Movie review: ‘Over Your Cities Grass Will Grow’

“Over Your Cities Grass Will Grow” is that rare art documentary — one that places the art front and center, not as an adjunct to its maker’s biography. The artist in this case, Anselm Kiefer, doesn’t appear until 20 minutes into the film, and he’s always seen in interaction, mainly with the crew of assistants who help him produce and move his monumental canvases and sculptures.

Sophie Fiennes filmed the last two years of Kiefer’s decade-and-a-half project in the South of France, where he turned the site of an abandoned silk factory into a studio compound and elaborate invented world. As with much of Kiefer’s work, the effect is preindustrial and postapocalyptic. In Barjac, he built a city of ruins: a labyrinth of rough-hewn tunnels, an amphitheater and, most haunting, a set of towers inspired by the biblical story of Lilith (which gives the film its title).

With their emotional heft and gloom-steeped palette, the installations could be the sets for a Bela Tarr film. Like Tarr, Fiennes favors long takes. In slow, gliding pans, the camera beholds Kiefer’s artistic process and its results. A modernist score marked by metallic groans and discordant strings is perfectly attuned to the formal widescreen compositions.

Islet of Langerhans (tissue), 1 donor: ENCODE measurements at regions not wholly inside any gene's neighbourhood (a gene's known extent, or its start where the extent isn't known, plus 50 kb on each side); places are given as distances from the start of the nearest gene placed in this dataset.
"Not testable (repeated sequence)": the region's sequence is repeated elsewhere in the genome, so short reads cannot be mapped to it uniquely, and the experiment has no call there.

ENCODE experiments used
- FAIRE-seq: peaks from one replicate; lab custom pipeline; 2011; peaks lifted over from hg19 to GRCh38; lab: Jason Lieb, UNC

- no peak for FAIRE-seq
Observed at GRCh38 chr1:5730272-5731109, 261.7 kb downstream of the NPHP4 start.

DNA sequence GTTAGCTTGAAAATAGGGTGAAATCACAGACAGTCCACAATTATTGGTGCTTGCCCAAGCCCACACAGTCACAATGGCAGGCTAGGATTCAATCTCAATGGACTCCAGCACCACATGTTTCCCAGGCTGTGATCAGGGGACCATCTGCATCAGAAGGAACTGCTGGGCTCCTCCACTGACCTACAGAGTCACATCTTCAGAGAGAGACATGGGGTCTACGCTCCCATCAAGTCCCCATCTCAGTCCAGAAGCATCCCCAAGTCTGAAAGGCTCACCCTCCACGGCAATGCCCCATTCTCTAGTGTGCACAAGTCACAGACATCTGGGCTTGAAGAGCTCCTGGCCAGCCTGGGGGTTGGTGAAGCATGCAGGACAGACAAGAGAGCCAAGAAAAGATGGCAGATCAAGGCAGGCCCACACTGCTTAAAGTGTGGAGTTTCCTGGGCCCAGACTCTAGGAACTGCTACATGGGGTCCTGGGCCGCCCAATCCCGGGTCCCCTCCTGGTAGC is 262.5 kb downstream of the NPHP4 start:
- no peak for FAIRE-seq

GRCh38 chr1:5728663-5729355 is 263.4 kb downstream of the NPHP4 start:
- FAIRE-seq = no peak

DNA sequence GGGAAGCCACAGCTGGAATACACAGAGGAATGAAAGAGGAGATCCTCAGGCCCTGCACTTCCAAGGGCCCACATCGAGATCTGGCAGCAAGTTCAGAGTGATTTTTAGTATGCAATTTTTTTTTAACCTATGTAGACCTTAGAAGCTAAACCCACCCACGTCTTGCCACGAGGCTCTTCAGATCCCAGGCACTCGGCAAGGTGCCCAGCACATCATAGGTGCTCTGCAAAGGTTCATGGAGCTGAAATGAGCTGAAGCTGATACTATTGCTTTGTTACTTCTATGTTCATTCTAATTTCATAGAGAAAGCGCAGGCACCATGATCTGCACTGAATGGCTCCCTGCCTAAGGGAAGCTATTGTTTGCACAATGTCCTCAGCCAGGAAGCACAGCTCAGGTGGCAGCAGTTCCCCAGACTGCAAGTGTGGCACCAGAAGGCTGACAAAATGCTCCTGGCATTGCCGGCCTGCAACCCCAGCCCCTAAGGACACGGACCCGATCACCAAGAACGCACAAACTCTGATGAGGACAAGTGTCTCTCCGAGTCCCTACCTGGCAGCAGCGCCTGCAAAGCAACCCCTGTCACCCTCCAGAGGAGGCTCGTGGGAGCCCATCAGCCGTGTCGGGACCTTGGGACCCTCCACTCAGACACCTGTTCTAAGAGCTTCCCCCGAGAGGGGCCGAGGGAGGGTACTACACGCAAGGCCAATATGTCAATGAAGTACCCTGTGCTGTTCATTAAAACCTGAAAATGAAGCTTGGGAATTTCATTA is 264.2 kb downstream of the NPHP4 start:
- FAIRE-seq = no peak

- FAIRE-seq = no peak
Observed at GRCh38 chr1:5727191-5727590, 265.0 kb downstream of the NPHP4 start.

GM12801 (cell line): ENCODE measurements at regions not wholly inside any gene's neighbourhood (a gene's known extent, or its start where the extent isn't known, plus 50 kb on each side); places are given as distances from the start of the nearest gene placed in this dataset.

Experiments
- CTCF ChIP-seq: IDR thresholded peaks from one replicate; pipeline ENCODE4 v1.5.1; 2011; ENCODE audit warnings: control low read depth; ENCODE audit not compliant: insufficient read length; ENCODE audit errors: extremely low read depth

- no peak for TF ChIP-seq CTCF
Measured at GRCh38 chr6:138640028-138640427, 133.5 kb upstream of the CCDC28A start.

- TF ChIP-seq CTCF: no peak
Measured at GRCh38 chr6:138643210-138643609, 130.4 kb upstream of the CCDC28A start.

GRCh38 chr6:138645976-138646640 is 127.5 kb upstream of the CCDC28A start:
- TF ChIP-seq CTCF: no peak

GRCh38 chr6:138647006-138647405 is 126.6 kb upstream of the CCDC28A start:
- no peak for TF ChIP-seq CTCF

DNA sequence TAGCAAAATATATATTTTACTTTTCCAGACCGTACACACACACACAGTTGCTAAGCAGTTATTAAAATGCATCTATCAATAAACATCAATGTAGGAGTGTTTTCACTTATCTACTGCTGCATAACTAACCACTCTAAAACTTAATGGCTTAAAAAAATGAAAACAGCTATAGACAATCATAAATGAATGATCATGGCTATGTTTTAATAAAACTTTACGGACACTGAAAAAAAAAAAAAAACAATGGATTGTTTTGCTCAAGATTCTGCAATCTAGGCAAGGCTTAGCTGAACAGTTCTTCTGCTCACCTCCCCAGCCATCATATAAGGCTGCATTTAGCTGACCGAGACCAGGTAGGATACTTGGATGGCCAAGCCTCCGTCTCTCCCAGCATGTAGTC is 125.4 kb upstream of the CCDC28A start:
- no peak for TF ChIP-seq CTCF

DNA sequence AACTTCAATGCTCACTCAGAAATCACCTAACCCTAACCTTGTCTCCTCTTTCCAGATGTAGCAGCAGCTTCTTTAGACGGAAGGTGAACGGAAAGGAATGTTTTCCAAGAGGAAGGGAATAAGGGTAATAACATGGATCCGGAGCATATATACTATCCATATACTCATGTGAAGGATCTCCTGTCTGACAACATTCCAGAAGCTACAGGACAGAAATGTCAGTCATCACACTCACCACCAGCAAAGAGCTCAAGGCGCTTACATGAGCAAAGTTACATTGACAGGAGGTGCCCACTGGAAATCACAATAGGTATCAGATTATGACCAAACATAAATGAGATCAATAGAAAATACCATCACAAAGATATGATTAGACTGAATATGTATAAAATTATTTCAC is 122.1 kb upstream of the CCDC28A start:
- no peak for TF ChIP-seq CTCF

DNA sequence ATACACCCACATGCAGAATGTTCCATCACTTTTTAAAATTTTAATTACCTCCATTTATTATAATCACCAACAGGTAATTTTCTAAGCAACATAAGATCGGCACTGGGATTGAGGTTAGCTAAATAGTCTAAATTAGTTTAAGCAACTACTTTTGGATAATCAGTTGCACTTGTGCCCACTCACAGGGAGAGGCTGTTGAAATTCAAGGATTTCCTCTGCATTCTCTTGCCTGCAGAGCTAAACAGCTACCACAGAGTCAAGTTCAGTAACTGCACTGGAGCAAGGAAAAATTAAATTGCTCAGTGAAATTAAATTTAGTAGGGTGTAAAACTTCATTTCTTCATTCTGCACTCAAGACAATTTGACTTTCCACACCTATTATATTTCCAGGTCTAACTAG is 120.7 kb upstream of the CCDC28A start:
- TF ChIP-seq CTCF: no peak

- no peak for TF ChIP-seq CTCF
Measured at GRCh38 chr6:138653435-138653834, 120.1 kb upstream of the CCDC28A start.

Fiennes’ refusal to explain or question Kiefer’s work, to establish a context for it or clarify how it’s financed, will frustrate some viewers. But if she enshrines the art, she has at the same time memorialized an extraordinary undertaking, and created a film of hypnotic beauty.

“Over Your Cities Grass Will Grow.” No MPAA rating; in French and German with English subtitles. Running time: 1 hour, 40 minutes. At the Laemmle Playhouse, Pasadena; Laemmle Monica 4, Santa Monica; Laemmle Boulevard Cinema, Lancaster.